Not Okay on Hulu review: Zoey Deutch stars in a horror movie for the influencer age

At first glance, Danni Sanders, the protagonist of the Hulu film Not Okay, reads like a modern rom-com everywoman: She’s lonely, depressed, her career is stalling, she eats junk food and drinks too much (despite, like nearly all rom-com heroines, being extremely thin and traditionally hot), her helicopter parents coddle her, and yet she’s starved for attention. Unfortunately for her, however, Danni Sanders does not get the Bridget Jones redemption arc. Instead, Not Okay more closely mirrors Dear Evan Hansen, in that it’s about a deeply unlikeable person who does something so morally despicable that you become increasingly convinced she can’t possibly redeem herself. Spoiler: She doesn’t!

Not Okay is not the first film to satirize the age of influencers, but it is easily the most unsettling. The setup is this: Danni, played with eerie believability by Zoey Deutch, is a photo editor at a Refinery29-meets-BuzzFeed-esque media property called Depravity. Her office is filled with very cool and mean gays who rightfully see her behavior as off-putting and weird. (In an elevator one day, she asks two characters what they’re doing after work; they tell her they’re going to a queer bowling event. Danni replies: “Yas queen, slay! I’ll probably drink alone in my apartment until I black out and call my old best friend from high school or something. You guys are so lucky, you have a community, a parade, you get to go bowling!”)

Danni’s ultimate dream is to write, despite not having much to say. When she pitches an article called “Why Am I So Sad?” her editor rejects it on the grounds that it’s completely tone-deaf (“Can’t tone-deaf be, like, a brand? Like Lena Dunham?” she protests). Meanwhile, her professional nemesis, well-respected reporter Harper, mentions she’s applying for a writer’s retreat in Paris, so naturally, Danni pretends that she’s also going on a Parisian writer’s retreat by making a fake website for a nonexistent program. Rather than actually go, though, she Photoshops pictures of herself at random French landmarks to impress her boss, Harper, her followers, and her office’s token grungy e-boy stoner YouTuber, Colin (Dylan O’Brien). Yet only a few minutes after she posts an Instagram at the Arc de Triomphe, a terrorist attack hits, and she’s bombarded with “are you okay?” messages. In response, she posts a standard IG Story response: “Im ok and safe. I don’t have reliable service yet but please know I am alright. Devastated for those who are not.”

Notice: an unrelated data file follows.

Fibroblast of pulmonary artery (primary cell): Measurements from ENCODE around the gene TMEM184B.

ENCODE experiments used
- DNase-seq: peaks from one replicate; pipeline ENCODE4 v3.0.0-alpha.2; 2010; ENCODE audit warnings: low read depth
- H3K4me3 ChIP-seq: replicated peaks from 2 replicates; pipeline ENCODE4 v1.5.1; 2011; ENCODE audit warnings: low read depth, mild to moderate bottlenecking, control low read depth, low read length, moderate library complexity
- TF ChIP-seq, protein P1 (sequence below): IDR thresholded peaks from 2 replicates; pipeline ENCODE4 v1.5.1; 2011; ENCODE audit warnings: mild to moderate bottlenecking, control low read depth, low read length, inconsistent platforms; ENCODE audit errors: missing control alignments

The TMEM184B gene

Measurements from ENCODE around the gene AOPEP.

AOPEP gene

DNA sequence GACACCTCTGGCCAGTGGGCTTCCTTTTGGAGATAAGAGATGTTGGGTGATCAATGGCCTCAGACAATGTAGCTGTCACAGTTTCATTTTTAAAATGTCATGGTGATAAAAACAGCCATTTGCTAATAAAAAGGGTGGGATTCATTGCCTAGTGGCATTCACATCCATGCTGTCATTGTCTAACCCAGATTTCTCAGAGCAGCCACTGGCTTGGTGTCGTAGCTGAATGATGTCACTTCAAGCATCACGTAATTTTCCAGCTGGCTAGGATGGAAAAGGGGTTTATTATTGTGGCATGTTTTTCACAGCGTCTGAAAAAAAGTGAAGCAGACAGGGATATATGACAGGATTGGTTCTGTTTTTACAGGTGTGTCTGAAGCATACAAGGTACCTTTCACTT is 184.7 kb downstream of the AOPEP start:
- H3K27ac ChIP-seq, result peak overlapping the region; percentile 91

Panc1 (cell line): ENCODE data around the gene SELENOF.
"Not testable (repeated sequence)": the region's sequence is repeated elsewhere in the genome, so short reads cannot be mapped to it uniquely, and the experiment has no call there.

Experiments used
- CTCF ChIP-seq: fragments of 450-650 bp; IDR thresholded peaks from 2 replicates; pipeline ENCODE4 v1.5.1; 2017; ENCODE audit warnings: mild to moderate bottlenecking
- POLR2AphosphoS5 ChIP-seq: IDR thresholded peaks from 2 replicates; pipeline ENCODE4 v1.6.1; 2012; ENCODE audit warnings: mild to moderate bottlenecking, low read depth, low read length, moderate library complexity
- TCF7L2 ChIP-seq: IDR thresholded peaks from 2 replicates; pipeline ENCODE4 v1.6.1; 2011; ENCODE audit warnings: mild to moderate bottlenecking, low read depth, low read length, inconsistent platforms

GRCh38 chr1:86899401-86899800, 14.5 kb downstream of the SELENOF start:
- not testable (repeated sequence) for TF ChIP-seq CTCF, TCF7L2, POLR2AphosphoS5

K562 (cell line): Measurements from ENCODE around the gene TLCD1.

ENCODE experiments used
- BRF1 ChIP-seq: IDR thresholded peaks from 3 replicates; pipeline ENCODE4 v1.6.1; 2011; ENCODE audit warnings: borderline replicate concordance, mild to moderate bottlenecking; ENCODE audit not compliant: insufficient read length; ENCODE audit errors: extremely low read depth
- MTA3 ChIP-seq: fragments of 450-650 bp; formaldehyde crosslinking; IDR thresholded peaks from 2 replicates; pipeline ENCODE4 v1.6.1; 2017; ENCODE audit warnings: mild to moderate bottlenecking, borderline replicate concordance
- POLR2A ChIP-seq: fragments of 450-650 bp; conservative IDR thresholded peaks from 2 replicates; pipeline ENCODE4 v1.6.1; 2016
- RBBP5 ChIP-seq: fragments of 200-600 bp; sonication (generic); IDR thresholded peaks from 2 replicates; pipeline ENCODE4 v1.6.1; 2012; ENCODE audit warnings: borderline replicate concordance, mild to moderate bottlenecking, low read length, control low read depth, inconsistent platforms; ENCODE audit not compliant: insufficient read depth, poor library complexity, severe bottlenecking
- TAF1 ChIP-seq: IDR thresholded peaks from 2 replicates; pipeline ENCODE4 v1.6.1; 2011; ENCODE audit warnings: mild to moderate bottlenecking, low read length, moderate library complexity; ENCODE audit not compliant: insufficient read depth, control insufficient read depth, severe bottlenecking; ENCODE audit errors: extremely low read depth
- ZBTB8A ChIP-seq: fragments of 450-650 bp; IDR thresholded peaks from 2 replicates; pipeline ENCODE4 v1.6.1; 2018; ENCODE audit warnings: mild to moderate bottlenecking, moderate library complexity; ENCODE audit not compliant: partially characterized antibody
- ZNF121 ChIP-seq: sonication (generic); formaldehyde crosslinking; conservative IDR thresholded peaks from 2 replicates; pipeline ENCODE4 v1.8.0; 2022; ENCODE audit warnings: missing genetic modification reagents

As the world grieves, Danni is rewarded with everything she’s always wanted: professional respect, attention from her crush, and minor celebrity in the form of a viral article and subsequent hashtag called “I Am Not Okay” about what it was like to witness the attacks. At a support group for survivors of mass violence, which she attends in order to mine the members for their trauma, she meets Rowan (Mia Isaac), a teenage school shooting survivor turned gun control activist. And this is where it gets truly dark.

Envious of Rowan’s success as an activist-influencer, Danni rides on her coattails by first befriending her, then co-writing a speech and joining her onstage at a rally. When Danni’s big lie falls apart and she gets subsequently canceled, Rowan’s reputation takes a hit, too. The film’s final scene is a poetry slam at which Rowan discusses the effect it’s had on her, and the unfairness of it all. “Why do people like you get movies on Netflix and Hulu and people like me get told to sit tight and wait for change?” she asks.

Danni and Rowan at an anti-gun violence rally.
Disney

The problem with this bit of meta-critique is that the film already knows the answer to that: It’s because one of those things (undoing centuries of pro-gun policies) feels depressing and impossible and the other one (watching movies about influencers) is easy and allows us to jeer at callous, desperate idiocy. While the film tries to emphasize the emptiness of professional Instagrammers through Danni’s dangerous obsession with clout and Colin’s general dimwittedness, the message might be more effective if it didn’t include, say, multiple sympathetic cameos of Caroline Calloway, an influencer with delusions of grandeur known for courting attention at all costs.

It’s a tough line that the movie doesn’t always succeed in walking, particularly considering that Not Okay pits a privileged white woman’s own victim complex against a young Black girl’s actual victimhood, and there’s a lot more at stake here than just follower counts. But ultimately, the landing sticks: Even if the last third of the movie feels tonally off and uncomfortable, that’s kind of the point. This isn’t a movie about Danni rehabilitating her image, it’s a movie about what happens when you make your own misery and narcissism everyone else’s problem. It was never going to have a happy ending.

I hope that Not Okay (out July 29 on Hulu) finds its audience, and that there’ll be more movies satirizing the creator economy that say something stronger than simply “This is all pretty stupid, huh?” Perhaps it’s the start of a new rom-com formula: Rather than seeking romantic love to fill the gaping void in our protagonist’s life, she’ll try getting famous instead, and, one assumes, realize that celebrity isn’t the silver bullet to happiness that getting married to the first guy who gives you the time of day is, either. Calling it now: In the fourth Bridget Jones movie, she and Colin Firth start an OnlyFans.

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